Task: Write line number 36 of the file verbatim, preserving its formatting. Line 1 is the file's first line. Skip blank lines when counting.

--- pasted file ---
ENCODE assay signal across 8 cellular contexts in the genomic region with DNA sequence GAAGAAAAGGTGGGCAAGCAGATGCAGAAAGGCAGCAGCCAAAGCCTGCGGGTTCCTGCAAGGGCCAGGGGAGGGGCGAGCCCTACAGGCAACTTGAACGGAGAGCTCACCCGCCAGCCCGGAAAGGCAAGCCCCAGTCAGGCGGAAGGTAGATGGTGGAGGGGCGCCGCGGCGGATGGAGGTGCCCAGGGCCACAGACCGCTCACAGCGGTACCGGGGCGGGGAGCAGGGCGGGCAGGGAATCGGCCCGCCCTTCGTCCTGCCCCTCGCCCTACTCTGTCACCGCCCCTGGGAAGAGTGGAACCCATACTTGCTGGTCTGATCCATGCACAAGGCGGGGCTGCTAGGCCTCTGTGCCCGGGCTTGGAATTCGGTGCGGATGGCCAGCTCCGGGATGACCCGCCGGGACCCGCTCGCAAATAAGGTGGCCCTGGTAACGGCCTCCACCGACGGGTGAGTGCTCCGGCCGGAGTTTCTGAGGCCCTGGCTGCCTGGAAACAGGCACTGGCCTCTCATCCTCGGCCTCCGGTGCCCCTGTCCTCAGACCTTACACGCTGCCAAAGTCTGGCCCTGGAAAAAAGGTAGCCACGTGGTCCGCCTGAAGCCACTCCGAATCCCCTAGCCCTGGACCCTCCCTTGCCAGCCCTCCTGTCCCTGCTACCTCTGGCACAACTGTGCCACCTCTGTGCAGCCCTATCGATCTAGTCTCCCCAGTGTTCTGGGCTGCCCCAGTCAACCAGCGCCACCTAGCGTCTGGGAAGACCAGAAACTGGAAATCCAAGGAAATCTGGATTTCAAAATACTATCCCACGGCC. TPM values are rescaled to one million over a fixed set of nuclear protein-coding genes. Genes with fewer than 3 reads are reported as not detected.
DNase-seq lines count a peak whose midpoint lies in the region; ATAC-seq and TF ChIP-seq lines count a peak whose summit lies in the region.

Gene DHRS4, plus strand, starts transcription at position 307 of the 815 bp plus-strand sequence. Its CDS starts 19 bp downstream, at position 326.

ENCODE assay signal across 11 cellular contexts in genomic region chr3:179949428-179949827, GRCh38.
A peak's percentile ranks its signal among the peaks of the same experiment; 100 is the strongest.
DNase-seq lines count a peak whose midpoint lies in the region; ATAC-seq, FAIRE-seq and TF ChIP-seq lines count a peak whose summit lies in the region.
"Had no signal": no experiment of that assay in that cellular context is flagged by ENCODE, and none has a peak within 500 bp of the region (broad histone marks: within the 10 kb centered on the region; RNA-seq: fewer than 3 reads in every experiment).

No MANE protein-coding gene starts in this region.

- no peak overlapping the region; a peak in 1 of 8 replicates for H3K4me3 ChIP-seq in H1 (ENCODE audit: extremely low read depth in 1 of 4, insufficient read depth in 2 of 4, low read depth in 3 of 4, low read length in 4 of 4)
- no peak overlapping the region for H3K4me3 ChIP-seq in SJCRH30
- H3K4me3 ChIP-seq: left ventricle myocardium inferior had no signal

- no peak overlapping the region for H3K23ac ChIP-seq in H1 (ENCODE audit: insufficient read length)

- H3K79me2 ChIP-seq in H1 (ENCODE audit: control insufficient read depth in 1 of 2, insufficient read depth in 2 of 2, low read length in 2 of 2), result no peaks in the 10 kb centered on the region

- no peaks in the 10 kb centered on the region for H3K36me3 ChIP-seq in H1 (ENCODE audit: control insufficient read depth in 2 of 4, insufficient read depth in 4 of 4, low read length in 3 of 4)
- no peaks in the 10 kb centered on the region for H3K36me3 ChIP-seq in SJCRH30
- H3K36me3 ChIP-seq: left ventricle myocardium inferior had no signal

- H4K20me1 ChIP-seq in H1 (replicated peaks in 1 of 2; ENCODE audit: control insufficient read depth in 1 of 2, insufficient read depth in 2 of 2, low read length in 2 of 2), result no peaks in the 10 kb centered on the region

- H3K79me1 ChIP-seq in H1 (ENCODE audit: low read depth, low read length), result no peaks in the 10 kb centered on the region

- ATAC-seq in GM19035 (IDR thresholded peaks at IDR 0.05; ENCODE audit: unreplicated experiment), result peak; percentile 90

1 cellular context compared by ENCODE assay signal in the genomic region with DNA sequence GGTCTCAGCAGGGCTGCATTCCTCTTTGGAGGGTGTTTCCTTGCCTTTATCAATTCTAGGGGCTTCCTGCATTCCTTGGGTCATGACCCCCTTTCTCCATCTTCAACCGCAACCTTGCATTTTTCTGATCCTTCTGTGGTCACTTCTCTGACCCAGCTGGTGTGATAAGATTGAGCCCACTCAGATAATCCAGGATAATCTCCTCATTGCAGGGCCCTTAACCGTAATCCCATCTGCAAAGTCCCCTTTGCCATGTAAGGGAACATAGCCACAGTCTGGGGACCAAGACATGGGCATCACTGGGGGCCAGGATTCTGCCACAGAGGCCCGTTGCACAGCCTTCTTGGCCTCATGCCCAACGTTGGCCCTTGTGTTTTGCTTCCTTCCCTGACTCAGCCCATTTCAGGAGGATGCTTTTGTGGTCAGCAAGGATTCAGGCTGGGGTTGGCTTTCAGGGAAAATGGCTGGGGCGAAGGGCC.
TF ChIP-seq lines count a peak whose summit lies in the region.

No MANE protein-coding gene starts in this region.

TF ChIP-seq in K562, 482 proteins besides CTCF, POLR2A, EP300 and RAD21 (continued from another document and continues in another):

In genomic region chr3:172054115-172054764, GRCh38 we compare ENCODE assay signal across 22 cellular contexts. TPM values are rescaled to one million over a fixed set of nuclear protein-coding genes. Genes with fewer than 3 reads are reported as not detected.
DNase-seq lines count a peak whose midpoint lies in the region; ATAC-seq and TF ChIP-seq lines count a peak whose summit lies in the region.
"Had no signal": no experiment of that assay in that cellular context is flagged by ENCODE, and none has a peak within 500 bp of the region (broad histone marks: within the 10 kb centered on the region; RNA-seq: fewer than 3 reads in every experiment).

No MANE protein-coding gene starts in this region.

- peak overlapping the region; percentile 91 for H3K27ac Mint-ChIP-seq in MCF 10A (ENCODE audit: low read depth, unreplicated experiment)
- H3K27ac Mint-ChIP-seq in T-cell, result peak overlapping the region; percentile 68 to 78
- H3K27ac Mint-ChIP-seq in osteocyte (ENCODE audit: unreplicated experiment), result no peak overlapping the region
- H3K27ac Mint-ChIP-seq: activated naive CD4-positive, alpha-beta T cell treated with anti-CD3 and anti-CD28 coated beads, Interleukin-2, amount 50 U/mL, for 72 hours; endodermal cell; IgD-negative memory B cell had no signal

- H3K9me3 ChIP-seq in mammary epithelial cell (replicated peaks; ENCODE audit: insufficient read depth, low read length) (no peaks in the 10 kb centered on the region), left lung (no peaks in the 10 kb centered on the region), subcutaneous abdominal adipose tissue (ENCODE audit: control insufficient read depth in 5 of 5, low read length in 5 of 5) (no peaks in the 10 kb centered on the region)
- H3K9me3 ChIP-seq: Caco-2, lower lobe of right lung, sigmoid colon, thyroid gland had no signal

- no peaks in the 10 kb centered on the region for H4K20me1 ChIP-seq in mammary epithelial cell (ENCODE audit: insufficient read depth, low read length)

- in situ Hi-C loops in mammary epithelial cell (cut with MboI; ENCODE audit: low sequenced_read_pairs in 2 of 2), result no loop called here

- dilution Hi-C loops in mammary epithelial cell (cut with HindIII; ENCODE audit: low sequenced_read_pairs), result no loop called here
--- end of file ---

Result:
- dilution Hi-C loops in mammary epithelial cell (cut with HindIII; ENCODE audit: low sequenced_read_pairs), result no loop called here